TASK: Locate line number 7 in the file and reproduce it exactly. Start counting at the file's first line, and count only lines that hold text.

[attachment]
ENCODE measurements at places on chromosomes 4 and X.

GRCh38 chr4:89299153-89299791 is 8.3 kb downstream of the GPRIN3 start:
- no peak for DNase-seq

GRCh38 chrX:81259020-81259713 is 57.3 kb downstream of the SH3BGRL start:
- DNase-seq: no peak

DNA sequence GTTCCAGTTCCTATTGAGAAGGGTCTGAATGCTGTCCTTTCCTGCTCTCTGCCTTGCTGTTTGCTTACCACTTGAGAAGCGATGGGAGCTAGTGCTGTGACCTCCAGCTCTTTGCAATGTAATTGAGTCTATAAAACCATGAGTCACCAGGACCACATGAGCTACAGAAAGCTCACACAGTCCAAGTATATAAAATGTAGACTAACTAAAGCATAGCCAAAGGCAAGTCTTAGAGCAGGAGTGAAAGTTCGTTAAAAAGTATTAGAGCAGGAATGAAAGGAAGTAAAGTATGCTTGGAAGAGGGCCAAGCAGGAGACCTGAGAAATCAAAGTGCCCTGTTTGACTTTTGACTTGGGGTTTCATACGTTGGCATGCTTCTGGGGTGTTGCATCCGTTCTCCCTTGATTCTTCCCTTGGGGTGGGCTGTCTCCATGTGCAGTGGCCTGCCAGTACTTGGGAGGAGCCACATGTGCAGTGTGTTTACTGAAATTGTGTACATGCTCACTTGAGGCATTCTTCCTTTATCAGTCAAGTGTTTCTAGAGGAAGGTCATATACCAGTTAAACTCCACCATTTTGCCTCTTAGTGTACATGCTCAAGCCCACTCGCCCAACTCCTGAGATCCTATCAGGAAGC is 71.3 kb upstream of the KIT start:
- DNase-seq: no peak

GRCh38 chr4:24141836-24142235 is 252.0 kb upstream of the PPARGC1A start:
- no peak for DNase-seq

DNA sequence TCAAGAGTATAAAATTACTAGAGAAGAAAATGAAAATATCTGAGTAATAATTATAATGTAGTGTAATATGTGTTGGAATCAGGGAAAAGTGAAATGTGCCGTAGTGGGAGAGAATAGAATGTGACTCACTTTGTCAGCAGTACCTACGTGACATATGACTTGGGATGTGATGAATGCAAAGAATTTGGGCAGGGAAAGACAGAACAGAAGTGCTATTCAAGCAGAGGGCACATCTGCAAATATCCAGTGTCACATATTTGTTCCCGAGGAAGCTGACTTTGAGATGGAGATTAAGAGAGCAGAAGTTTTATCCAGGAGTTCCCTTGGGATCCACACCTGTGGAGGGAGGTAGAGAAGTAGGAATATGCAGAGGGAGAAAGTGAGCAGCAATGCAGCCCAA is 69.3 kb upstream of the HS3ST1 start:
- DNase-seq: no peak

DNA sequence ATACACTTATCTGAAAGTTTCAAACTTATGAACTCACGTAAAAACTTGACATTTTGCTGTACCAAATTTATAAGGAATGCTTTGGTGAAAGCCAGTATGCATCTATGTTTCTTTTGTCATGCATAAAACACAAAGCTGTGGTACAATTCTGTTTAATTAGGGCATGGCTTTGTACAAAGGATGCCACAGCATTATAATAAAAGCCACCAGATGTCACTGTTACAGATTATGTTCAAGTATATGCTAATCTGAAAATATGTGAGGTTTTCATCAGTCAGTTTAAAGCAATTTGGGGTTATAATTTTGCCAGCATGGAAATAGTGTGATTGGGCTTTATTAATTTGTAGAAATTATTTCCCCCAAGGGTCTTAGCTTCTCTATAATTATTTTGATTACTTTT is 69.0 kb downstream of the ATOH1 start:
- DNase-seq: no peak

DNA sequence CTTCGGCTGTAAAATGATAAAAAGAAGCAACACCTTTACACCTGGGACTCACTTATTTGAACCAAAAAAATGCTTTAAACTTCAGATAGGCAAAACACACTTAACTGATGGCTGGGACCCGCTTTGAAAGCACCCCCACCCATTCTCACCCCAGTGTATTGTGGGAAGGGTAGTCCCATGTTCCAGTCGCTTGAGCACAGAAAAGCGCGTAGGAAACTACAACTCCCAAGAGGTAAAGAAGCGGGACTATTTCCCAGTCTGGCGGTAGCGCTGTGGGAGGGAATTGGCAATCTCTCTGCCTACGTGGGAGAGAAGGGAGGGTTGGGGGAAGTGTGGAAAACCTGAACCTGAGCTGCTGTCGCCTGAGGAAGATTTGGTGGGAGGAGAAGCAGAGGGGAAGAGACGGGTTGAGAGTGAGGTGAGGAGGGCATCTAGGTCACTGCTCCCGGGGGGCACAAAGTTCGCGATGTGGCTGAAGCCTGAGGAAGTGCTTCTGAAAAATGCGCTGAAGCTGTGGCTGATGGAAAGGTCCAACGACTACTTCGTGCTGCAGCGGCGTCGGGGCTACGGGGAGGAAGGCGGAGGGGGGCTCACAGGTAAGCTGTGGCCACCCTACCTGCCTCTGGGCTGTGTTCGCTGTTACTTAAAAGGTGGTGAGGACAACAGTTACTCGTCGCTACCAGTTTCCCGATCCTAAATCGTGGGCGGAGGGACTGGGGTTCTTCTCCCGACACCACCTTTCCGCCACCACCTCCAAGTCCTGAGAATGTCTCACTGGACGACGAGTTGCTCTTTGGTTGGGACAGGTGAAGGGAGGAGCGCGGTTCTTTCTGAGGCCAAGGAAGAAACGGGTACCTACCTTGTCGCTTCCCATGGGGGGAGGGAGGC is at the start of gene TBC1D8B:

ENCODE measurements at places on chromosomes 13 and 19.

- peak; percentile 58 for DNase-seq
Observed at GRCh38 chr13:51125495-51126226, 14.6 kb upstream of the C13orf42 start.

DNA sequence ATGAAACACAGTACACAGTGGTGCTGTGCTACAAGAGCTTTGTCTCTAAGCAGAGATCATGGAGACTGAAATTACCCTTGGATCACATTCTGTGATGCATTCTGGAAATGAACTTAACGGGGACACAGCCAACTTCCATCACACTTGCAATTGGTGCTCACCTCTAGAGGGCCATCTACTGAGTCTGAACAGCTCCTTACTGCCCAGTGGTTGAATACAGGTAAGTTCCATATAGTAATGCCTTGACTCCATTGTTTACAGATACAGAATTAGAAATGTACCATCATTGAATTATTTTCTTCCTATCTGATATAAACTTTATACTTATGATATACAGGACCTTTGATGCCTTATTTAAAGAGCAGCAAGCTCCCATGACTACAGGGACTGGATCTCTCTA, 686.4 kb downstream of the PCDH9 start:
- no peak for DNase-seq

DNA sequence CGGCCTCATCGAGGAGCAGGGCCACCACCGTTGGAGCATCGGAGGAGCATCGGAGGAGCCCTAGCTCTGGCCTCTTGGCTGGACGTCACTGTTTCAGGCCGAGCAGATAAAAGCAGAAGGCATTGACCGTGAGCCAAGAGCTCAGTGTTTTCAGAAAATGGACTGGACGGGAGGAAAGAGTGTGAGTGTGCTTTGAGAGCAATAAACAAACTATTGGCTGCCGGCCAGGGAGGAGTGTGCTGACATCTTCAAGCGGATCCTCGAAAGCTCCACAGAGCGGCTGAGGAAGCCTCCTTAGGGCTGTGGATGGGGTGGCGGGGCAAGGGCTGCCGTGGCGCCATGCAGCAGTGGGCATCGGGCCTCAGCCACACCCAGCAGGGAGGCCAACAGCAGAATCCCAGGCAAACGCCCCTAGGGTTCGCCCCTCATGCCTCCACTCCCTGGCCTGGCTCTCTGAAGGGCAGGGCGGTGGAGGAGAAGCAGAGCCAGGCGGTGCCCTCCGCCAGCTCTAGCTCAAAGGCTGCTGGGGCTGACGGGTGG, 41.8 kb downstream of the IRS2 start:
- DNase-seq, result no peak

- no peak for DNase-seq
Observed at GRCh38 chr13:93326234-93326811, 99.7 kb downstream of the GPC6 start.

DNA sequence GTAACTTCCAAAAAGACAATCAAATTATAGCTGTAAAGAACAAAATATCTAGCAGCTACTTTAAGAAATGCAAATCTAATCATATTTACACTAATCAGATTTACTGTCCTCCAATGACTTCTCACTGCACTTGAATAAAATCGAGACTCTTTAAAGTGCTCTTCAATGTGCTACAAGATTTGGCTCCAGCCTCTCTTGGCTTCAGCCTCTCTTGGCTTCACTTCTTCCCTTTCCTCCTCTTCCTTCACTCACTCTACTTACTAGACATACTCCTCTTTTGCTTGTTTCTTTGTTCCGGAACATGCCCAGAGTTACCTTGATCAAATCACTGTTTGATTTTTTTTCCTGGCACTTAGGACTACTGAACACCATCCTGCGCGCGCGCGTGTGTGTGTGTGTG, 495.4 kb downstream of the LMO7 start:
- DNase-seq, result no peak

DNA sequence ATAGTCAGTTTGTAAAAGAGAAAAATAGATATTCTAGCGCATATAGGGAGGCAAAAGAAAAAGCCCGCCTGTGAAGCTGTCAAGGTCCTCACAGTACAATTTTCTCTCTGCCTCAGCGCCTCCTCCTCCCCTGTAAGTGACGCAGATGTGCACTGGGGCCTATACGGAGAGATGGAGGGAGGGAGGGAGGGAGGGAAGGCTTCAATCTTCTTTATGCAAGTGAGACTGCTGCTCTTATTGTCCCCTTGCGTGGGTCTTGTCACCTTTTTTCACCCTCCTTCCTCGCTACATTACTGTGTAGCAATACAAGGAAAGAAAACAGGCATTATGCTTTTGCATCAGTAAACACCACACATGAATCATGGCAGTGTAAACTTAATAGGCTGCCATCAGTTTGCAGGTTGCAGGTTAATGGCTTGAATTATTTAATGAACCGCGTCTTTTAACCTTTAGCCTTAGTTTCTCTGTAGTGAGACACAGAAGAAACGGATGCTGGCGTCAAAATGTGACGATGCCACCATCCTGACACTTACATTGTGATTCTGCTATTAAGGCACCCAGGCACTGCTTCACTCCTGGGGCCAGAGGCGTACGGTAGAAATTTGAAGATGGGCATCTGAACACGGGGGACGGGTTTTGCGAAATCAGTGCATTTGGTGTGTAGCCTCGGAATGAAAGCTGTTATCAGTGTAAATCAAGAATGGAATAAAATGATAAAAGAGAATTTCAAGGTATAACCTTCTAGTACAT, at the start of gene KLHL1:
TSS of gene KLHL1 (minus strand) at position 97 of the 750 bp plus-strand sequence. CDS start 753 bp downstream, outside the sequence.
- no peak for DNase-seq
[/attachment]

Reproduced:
- DNase-seq: no peak